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Life lessons from Gordon Beckham and Todd Frazier

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There’s power in positivity, even if sounds foolish

MLB: Los Angeles Dodgers at San Francisco Giants Neville E. Guard-USA TODAY Sports

After seeing Erick Aybar sign a minor-league deal with the San Diego Padres earlier this week, it reminded me that Alexei Ramirez is still looking for a next team. Which, in turn, reminded me that Gordon Beckham was still looking for his next team.

The latter found a job the very next day, signing a minor-league deal with the San Francisco Giants.

Beckham’s fate still intrigues me more than it should, although the reason evolves over time. When he left the White Sox and headed to the Braves for the 2016 season, I wanted to see whether a different team enabled him to be a different player. It turned out his performance with Atlanta -- a team with no pressure, a wide-open depth chart and close to his home base — would have fit in perfectly with his White Sox career.

  • White Sox, 2013-15: .236/.288/.349
  • Braves, 2016: .217/.300/.354

So that answered that question, and as Beckham turned 30, I wondered whether he would join the ranks of Triple-A placeholder lifestyle, intermingling with your Steve Lombardozzis and Andy Parrinos and occasionally surfacing as a non-roster invitee. Despite his replacement-level performance, he hasn’t returned to the minors for anything more than a rehab stint since the White Sox called him up to stay in 2009. His increasingly delusional self-assessments made me genuinely curious if his bubble would shatter.

But then Beckham was granted a reprieve by a rare late-September trade that sent him to San Francisco. Beckham wasn’t eligible for a postseason roster, but he got to act as a sort of stowaway with a postseason team for a week longer than most seasons last, and you’ll never guess what happened.

This is how it starts, San Francisco.

Beckham still might end up in Triple-A, as he’ll have to climb over at least one other White Sox cast-off to get on the 25-man roster. Grant Brisbee gave his list of suitable backup infielders, and it doesn’t look favorable for Beckham.

1. Jae-gyun Hwang
2. Kelby Tomlinson
3. Conor Gillaspie
4. Orlando Calixte (because he can play center)
5. Jimmy Rollins
6. Gordon Beckham
7. Juniel Querecuto

Brisbee’s list probably isn’t indicative of the Giants’ plans, at least for half of those two open spots. Gillaspie could be a lock based on his postseason heroics — and also the circumstances that put him in those spots — so it becomes even tougher.

But based on how long he’s been able to stave off a return to the minors, I wouldn’t bet against him. There’s something to be said for being confident, positive and approachable, even if the cumulative disappointment over years should have had a humbling effect long ago. It’s up to other people to see the disconnects, and don’t count on them to do so.

We’re kinda seeing the same thing with Todd Frazier, although 40 homers with reliable defense at third base guarantees his major-league employment even if his personality weren’t so strongly defined. On MLB Trade Rumors (h/t House on Twitter), Ryan Dennick shared stories from the start of his career in Cincinnati, and Frazier made an immediate impression.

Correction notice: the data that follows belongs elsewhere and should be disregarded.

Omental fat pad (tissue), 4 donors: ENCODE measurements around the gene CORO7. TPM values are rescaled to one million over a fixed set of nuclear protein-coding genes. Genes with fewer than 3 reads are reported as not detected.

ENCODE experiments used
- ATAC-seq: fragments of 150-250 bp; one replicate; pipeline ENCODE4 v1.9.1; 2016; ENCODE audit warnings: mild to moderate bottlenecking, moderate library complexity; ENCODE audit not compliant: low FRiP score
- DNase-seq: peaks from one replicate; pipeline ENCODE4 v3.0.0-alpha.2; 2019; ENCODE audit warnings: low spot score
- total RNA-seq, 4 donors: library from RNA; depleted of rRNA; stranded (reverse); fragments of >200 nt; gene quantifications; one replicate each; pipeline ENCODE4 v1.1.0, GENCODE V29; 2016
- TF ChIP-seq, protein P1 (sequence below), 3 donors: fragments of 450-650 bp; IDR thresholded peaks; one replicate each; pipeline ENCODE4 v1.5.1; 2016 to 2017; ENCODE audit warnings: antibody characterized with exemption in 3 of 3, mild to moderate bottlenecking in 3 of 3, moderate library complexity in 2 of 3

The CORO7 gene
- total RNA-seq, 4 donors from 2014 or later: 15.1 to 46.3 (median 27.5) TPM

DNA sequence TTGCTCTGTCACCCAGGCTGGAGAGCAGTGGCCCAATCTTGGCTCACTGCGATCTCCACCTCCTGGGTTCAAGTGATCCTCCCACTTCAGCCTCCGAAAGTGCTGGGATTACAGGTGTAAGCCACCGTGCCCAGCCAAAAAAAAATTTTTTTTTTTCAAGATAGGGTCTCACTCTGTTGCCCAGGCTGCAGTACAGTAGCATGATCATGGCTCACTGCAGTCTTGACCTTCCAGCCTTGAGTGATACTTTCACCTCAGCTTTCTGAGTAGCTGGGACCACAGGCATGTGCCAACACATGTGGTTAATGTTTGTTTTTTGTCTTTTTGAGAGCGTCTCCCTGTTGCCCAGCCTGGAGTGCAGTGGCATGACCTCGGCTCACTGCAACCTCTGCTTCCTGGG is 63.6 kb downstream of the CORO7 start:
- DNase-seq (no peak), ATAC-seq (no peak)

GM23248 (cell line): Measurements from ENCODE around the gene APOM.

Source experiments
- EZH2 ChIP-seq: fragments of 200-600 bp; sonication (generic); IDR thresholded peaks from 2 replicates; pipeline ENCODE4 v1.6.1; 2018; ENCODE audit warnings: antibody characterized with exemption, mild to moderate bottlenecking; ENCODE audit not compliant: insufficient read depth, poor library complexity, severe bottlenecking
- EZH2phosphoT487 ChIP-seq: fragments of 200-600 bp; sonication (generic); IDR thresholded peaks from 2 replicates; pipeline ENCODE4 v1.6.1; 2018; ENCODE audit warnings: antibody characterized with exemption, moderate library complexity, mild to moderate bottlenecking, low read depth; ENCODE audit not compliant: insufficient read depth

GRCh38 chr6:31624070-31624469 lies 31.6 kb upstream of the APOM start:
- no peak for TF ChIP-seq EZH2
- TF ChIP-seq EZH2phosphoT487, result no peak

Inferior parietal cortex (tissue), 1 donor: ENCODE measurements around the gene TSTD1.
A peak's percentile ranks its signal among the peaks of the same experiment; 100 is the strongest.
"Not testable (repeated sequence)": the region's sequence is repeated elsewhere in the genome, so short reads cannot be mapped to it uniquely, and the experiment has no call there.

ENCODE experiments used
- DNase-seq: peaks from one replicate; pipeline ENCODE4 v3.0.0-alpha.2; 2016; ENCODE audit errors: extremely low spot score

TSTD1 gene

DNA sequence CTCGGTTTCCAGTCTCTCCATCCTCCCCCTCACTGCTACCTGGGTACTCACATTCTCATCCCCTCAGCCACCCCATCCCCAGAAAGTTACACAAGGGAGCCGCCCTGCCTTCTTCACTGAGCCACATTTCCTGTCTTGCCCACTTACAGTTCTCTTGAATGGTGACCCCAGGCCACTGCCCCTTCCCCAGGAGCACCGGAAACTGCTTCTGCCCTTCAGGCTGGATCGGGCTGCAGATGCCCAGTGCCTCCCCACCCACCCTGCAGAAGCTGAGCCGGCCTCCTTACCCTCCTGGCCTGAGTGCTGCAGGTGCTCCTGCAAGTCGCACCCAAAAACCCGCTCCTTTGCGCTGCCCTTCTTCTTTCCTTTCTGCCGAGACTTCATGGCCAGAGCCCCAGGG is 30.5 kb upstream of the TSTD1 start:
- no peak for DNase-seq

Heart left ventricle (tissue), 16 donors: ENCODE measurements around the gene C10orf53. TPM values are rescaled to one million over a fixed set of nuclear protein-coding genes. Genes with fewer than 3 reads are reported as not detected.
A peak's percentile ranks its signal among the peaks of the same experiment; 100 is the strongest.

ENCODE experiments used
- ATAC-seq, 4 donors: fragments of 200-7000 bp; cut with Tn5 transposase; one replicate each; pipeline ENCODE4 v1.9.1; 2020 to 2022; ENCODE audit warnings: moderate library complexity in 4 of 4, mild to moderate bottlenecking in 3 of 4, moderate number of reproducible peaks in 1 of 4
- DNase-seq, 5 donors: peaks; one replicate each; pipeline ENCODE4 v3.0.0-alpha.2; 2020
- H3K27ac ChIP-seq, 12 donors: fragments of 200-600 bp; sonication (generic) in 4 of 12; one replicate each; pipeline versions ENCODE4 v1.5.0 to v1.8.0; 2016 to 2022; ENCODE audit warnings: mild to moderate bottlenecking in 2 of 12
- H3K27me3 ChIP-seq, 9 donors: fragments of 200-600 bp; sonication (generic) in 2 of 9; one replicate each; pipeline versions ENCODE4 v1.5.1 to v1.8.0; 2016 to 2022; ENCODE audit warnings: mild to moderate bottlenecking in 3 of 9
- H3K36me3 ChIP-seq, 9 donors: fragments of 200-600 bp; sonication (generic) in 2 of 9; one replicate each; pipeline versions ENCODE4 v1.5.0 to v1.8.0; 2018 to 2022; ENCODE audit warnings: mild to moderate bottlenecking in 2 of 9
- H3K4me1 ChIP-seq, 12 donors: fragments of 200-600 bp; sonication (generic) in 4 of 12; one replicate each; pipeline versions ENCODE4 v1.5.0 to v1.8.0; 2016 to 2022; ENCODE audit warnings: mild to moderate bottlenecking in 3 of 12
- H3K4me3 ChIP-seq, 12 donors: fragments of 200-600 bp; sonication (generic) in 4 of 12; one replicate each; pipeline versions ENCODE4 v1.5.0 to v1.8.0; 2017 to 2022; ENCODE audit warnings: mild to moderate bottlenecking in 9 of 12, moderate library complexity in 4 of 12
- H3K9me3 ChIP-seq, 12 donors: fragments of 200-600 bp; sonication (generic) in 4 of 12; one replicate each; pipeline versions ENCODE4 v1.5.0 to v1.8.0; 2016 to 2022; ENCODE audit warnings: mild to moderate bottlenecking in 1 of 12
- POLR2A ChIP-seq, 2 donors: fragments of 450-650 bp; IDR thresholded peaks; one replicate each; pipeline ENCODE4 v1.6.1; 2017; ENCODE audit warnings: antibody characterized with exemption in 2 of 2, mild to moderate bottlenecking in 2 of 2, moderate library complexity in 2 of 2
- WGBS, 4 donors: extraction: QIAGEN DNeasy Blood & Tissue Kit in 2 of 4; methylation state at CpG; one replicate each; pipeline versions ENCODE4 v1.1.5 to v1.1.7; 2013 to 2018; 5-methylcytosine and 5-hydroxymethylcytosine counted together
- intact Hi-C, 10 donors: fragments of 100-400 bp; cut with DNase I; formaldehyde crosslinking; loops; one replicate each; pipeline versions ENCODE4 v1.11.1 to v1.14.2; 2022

Once I completed my warm-up tosses, I took a lap around to the back of the pitcher’s mound where I routinely receive the ball back from the third baseman after it’s thrown around the horn.

Right as the ball was getting thrown back to me, it was intercepted by Todd Frazier, who was playing first base for us that night. He turned into Roger Dorn straight out of the movie Major League. He looked me right in the eyes and said “I only have one thing to say to you: strike this [expletive] out!” It made me laugh. Any nerves I had before pitching were suddenly calmed. I was as ready as I would ever be.

Like Beckham, Frazier seems universally liked and accepted by those who cover him and his teams. Unlike Beckham, there’s at least one story involving friction with a teammate, as Bruce Levine said Frazier didn’t get along with Adam Eaton. (He probably wasn’t a fan of Adam LaRoche, either, if his Twitter clicking is any indication.)

Frazier’s the one still standing on the South Side. Granted, he’d probably be elsewhere if the market weren’t so inhospitable toward corner infielders, but he now has the strongest personality on the roster, and he says he wants to apply it to the rebuilding effort.

"I think we got really good guys back from the trades, really mature guys," Frazier said. "I talked to a bunch of them already and told them, you might have to fill in a role right away. You gotta take the good with the bad, don't get down because you're going to get hit around, you're going to strike out, but you're going to be here for a long time. That's what spring training's for. I know (Don) Cooper's got the pitchers and (Todd Steverson's) got the hitters. We'll have a lot of meetings and show them the right way to play Chicago White Sox baseball."

It’s weird that a player who has only been around one disappointing year — and might only be around for a few more months — is suddenly the standard-bearer for Chicago White Sox baseball, but the Sox continually find themselves fumbling for fixtures, and Frazier’s probably a better bet than others to pay off in the interim. He reminds me of Jake Peavy, whose assertiveness wasn’t necessarily regarded as an asset until he was healthy enough to throw 219 innings. The Good Guy Who Isn’t Afraid To Get Dirty is a pretty compelling protagonist, even if he’ll be hard-pressed to recreate the level of drama from last year’s spring.